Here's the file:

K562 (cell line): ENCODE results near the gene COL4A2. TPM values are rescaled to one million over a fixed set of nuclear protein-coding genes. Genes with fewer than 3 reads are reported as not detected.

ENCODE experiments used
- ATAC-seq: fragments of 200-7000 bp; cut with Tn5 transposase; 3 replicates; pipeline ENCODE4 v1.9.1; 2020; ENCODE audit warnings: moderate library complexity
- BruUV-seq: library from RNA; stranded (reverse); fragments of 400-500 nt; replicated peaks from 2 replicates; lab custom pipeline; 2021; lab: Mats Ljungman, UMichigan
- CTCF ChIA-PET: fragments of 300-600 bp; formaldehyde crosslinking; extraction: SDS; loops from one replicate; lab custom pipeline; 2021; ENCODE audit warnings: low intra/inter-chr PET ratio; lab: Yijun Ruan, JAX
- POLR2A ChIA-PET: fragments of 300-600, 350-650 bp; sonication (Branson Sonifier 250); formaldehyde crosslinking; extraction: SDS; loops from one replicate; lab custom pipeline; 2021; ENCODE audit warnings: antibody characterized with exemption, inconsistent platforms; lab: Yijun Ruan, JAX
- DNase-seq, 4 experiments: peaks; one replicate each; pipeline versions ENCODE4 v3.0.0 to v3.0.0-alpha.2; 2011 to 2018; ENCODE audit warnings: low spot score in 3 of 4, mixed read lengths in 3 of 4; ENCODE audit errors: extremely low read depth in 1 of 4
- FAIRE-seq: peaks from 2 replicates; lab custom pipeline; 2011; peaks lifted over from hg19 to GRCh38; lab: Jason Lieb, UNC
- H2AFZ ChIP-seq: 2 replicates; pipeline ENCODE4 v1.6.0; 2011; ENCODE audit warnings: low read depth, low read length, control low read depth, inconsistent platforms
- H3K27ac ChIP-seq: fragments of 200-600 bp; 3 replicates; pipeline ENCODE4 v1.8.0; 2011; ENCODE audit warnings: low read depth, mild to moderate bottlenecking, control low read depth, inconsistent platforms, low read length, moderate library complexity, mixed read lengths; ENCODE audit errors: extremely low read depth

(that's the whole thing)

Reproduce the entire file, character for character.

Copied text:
K562 (cell line): ENCODE results near the gene COL4A2. TPM values are rescaled to one million over a fixed set of nuclear protein-coding genes. Genes with fewer than 3 reads are reported as not detected.

ENCODE experiments used
- ATAC-seq: fragments of 200-7000 bp; cut with Tn5 transposase; 3 replicates; pipeline ENCODE4 v1.9.1; 2020; ENCODE audit warnings: moderate library complexity
- BruUV-seq: library from RNA; stranded (reverse); fragments of 400-500 nt; replicated peaks from 2 replicates; lab custom pipeline; 2021; lab: Mats Ljungman, UMichigan
- CTCF ChIA-PET: fragments of 300-600 bp; formaldehyde crosslinking; extraction: SDS; loops from one replicate; lab custom pipeline; 2021; ENCODE audit warnings: low intra/inter-chr PET ratio; lab: Yijun Ruan, JAX
- POLR2A ChIA-PET: fragments of 300-600, 350-650 bp; sonication (Branson Sonifier 250); formaldehyde crosslinking; extraction: SDS; loops from one replicate; lab custom pipeline; 2021; ENCODE audit warnings: antibody characterized with exemption, inconsistent platforms; lab: Yijun Ruan, JAX
- DNase-seq, 4 experiments: peaks; one replicate each; pipeline versions ENCODE4 v3.0.0 to v3.0.0-alpha.2; 2011 to 2018; ENCODE audit warnings: low spot score in 3 of 4, mixed read lengths in 3 of 4; ENCODE audit errors: extremely low read depth in 1 of 4
- FAIRE-seq: peaks from 2 replicates; lab custom pipeline; 2011; peaks lifted over from hg19 to GRCh38; lab: Jason Lieb, UNC
- H2AFZ ChIP-seq: 2 replicates; pipeline ENCODE4 v1.6.0; 2011; ENCODE audit warnings: low read depth, low read length, control low read depth, inconsistent platforms
- H3K27ac ChIP-seq: fragments of 200-600 bp; 3 replicates; pipeline ENCODE4 v1.8.0; 2011; ENCODE audit warnings: low read depth, mild to moderate bottlenecking, control low read depth, inconsistent platforms, low read length, moderate library complexity, mixed read lengths; ENCODE audit errors: extremely low read depth